Recently in Murder Category

Tennessee Supreme Court Grants New Trial for Man Convicted of Killing & Dismembering His Mother

April 30, 2013, by The McKellar Law Firm, PLLC

Tennessee criminal defense attorneys will rarely participate in a murder case as gruesome as the case of David Climer, Jr. Climer, a Gibson County, Tennessee resident, was convicted by a jury of first degree premeditated murder and abuse of a corpse in relation to the 2007 murder of his mother Doris Deberry. He appealed his conviction to the Tennessee Supreme Court, which granted him a new trial earlier this month based on issues with the waiver of his Miranda rights [See Miranda v. Arizona, 384 U.S. 436, 86 S.Ct. 1602, 16 L.Ed.2d 694 (1966)]. The full opinion of the Climer decision can be found here.

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This case begins with the disappearance of Doris Deberry, who was David Climer, Jr's. mother. Climer reported to family members that Deberry ran off with a Hispanic male named Ray. The family became suspicious and eventually made a missing persons report which prompted police to go the home that Deberry and Climer shared. Climer was drunk when police first made contact with him, and he was taken into custody and placed in a "drunk tank."

During a custodial interrogation prior to arrest, Climer was read his Miranda rights by a detective. He was then asked to sign a form stating that he had been advised of his rights; however, he refused to sign the document. The detective then proceeded to ask Climer questions regarding the disappearance of his mother. According to the court record, on one occasion Climer stated that he was scared to talk without an attorney. In another instance, Climer asked if he could " appointed lawyer right now," to which the detective told him "...not at this time," and continued to question Climer. After three hours of interrogation, Climer finally confessed that he dismembered his mother's body and buried the body in Madison County, Tennessee.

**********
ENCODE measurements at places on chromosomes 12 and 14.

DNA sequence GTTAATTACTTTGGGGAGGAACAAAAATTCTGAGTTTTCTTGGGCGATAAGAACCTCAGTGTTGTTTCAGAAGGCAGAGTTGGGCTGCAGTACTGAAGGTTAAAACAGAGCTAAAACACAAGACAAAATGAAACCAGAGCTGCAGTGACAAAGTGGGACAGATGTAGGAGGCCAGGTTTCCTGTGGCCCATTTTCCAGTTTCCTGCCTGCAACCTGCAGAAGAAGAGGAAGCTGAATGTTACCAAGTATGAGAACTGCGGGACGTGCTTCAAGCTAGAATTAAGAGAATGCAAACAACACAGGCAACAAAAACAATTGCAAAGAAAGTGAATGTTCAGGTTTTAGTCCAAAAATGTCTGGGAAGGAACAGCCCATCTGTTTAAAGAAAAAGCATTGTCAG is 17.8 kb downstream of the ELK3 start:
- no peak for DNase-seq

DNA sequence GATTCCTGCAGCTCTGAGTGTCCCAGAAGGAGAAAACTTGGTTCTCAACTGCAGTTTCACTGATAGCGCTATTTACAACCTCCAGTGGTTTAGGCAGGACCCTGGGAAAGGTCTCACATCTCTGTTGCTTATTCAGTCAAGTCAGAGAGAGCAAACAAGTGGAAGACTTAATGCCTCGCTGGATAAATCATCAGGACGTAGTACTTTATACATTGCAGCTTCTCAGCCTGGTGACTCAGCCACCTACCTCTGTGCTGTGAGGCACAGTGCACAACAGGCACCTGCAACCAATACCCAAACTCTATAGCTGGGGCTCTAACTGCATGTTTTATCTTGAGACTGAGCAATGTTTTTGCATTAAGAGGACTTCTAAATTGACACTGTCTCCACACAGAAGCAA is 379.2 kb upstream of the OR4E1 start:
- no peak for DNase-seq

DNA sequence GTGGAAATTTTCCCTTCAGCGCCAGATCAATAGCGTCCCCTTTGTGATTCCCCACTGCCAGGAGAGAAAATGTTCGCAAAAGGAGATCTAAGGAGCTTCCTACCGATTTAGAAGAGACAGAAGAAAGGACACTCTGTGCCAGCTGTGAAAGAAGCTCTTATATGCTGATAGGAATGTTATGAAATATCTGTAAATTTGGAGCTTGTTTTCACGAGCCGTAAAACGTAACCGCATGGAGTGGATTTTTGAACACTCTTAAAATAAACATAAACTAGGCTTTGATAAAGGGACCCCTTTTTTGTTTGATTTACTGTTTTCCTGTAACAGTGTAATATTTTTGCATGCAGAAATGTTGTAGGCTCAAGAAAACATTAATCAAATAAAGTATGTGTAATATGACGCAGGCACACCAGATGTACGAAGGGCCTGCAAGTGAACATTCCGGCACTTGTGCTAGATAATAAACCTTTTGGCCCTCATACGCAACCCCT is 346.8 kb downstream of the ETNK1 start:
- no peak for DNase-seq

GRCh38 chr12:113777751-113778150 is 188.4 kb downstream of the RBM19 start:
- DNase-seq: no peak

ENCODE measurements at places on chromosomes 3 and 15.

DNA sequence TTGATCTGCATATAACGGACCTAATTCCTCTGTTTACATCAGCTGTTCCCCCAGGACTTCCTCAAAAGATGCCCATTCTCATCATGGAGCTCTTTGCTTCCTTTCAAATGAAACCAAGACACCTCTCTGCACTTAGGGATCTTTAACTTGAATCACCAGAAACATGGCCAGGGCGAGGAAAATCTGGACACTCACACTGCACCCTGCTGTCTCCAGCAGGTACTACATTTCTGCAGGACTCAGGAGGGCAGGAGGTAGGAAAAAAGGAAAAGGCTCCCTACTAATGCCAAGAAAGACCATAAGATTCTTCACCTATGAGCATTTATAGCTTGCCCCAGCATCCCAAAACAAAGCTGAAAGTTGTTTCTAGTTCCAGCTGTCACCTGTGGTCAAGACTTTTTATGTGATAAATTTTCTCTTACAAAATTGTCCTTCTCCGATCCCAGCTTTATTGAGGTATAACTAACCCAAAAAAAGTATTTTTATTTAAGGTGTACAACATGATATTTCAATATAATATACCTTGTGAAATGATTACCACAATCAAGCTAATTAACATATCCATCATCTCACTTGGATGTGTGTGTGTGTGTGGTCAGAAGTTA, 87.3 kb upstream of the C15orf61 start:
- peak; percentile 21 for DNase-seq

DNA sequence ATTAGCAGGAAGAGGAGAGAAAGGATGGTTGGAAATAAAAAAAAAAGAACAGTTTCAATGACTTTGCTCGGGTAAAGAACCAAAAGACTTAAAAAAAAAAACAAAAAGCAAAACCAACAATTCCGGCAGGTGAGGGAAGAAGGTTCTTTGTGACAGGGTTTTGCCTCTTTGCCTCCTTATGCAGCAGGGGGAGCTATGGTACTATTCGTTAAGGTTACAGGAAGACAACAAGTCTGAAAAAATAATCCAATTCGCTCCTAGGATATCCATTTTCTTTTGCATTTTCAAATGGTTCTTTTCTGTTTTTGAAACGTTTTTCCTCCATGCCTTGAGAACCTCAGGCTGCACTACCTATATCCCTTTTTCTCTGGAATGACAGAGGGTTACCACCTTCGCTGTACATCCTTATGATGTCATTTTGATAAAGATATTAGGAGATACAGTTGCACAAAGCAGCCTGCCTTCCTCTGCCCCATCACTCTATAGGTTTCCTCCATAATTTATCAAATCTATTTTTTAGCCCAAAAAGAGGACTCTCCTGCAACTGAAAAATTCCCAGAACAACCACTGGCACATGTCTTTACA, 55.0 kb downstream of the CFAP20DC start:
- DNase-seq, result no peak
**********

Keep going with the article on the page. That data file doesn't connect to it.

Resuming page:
Climer never confessed to murdering Deberry, and instead claimed that Deberry died from complications from an earlier fall. After an arrest warrant was executed, Climer was brought back in from the "drunk tank" to speak with the detective that conducted the prior interrogation. The detective repeated the Miranda rights to Climer, and Climer again refused to sign the acknowledgment form. During this second interrogation, Climer took the detective to the burial spot of Deberry's remains.

Climer's defense made a motion to suppress the confession, but the trial court denied the request stating there was no evidence of abuse of Climer during the investigation or subsequent incarceration. The trial court also ruled that the Defendant's remarks to the investigator did not amount to Climer invoking his right to counsel. Climer was convicted, and his defense appealed the decision. The Tennessee Court of Criminal Appeals affirmed the lower court's decision, and the case was ultimately appealed to the Tennessee Supreme Court.